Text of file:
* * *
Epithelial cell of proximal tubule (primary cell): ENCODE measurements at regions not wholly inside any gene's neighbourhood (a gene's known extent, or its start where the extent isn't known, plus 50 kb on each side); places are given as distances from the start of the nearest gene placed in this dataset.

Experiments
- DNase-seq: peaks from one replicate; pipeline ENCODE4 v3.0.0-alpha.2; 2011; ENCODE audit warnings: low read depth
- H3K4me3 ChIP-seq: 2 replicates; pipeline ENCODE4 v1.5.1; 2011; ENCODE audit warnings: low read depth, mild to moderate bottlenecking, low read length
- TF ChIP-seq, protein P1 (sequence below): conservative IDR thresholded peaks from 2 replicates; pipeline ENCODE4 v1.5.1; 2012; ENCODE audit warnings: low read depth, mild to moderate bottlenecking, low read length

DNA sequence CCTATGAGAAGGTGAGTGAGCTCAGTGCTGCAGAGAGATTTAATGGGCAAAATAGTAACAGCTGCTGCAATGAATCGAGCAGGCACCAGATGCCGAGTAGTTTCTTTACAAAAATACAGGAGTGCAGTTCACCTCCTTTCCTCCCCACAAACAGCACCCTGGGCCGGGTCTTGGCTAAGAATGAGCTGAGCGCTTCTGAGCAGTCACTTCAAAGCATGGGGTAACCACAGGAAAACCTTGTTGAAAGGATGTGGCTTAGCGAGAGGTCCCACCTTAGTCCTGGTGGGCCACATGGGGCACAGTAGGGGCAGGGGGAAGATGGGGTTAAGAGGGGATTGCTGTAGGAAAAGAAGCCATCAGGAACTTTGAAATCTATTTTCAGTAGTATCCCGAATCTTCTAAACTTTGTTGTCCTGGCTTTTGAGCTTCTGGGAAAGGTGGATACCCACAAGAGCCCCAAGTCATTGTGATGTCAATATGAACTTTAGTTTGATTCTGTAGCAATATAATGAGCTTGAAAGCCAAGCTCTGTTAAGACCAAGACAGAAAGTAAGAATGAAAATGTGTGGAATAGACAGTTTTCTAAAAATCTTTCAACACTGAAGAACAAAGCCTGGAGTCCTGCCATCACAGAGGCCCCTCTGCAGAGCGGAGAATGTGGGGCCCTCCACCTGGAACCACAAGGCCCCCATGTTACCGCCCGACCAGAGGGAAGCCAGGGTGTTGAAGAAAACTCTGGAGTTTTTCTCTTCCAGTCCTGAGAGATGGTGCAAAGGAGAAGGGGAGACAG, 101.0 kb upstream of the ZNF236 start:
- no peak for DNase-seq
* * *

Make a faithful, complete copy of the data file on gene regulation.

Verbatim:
Epithelial cell of proximal tubule (primary cell): ENCODE measurements at regions not wholly inside any gene's neighbourhood (a gene's known extent, or its start where the extent isn't known, plus 50 kb on each side); places are given as distances from the start of the nearest gene placed in this dataset.

Experiments
- DNase-seq: peaks from one replicate; pipeline ENCODE4 v3.0.0-alpha.2; 2011; ENCODE audit warnings: low read depth
- H3K4me3 ChIP-seq: 2 replicates; pipeline ENCODE4 v1.5.1; 2011; ENCODE audit warnings: low read depth, mild to moderate bottlenecking, low read length
- TF ChIP-seq, protein P1 (sequence below): conservative IDR thresholded peaks from 2 replicates; pipeline ENCODE4 v1.5.1; 2012; ENCODE audit warnings: low read depth, mild to moderate bottlenecking, low read length

DNA sequence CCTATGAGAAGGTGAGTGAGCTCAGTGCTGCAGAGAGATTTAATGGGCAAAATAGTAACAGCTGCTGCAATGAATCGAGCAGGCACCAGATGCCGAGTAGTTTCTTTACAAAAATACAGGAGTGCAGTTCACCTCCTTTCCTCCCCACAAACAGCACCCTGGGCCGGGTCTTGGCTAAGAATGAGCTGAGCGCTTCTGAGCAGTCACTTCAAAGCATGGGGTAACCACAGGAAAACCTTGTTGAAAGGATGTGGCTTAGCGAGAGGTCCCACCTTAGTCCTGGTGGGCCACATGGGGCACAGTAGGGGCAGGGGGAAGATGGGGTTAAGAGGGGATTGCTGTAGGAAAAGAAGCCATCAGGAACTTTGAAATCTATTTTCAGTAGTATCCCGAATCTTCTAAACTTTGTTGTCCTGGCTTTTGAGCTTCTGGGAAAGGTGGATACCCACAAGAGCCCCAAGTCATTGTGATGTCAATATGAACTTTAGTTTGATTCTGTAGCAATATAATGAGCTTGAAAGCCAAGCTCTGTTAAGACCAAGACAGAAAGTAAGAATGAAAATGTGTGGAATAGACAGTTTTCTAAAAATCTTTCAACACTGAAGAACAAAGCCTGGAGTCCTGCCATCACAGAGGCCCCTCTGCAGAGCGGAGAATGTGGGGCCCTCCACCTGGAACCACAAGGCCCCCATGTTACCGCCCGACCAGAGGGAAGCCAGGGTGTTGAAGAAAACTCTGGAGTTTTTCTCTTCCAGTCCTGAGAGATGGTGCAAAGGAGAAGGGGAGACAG, 101.0 kb upstream of the ZNF236 start:
- no peak for DNase-seq